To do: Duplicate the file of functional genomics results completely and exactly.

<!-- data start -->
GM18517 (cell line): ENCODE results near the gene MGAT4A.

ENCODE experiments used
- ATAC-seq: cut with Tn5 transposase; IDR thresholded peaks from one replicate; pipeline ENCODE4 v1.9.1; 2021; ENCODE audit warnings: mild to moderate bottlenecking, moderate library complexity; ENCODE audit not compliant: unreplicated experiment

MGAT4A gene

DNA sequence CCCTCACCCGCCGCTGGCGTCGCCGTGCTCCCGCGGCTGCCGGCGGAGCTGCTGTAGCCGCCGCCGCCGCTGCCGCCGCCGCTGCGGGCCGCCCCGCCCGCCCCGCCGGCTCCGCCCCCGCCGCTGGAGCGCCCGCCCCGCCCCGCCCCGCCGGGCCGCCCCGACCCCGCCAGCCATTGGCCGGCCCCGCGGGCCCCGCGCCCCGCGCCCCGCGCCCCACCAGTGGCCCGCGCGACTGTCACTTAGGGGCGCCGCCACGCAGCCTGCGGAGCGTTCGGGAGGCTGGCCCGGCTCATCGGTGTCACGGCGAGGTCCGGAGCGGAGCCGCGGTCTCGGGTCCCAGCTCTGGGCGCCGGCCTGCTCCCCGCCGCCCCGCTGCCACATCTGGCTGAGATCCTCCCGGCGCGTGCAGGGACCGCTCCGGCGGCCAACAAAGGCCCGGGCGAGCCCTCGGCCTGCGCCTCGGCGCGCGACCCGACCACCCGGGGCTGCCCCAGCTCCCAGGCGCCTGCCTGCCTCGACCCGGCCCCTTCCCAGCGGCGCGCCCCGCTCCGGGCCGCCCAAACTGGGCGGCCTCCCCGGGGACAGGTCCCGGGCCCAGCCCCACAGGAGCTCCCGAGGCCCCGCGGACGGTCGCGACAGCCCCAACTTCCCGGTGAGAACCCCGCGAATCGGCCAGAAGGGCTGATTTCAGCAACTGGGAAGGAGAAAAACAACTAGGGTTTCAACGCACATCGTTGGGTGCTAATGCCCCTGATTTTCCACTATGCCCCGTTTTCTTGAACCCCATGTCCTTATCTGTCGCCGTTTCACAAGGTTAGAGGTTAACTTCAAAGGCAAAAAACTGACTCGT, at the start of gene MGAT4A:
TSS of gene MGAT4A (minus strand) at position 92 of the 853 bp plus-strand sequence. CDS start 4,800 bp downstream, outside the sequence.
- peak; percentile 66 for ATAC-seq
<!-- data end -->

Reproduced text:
GM18517 (cell line): ENCODE results near the gene MGAT4A.

ENCODE experiments used
- ATAC-seq: cut with Tn5 transposase; IDR thresholded peaks from one replicate; pipeline ENCODE4 v1.9.1; 2021; ENCODE audit warnings: mild to moderate bottlenecking, moderate library complexity; ENCODE audit not compliant: unreplicated experiment

MGAT4A gene

DNA sequence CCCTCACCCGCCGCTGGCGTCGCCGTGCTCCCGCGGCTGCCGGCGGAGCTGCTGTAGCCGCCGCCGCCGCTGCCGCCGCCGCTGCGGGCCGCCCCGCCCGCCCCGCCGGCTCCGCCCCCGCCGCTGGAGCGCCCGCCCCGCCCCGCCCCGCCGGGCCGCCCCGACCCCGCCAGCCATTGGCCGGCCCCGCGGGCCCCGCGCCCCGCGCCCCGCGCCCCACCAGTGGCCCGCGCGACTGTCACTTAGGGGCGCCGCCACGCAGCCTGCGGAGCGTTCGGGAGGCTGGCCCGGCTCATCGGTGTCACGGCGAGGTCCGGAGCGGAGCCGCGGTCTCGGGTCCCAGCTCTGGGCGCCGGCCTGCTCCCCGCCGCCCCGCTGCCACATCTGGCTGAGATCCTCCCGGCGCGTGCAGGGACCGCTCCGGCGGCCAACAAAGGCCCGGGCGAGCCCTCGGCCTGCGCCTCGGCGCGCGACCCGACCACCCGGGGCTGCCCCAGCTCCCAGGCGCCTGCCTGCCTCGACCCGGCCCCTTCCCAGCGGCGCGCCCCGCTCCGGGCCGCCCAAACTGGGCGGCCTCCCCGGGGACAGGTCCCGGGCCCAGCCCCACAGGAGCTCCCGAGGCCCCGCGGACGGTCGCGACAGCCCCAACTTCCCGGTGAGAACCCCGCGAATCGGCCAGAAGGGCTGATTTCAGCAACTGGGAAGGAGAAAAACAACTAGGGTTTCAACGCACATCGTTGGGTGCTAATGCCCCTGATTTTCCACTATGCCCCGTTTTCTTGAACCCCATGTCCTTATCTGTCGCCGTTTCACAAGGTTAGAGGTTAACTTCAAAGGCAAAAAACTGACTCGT, at the start of gene MGAT4A:
TSS of gene MGAT4A (minus strand) at position 92 of the 853 bp plus-strand sequence. CDS start 4,800 bp downstream, outside the sequence.
- peak; percentile 66 for ATAC-seq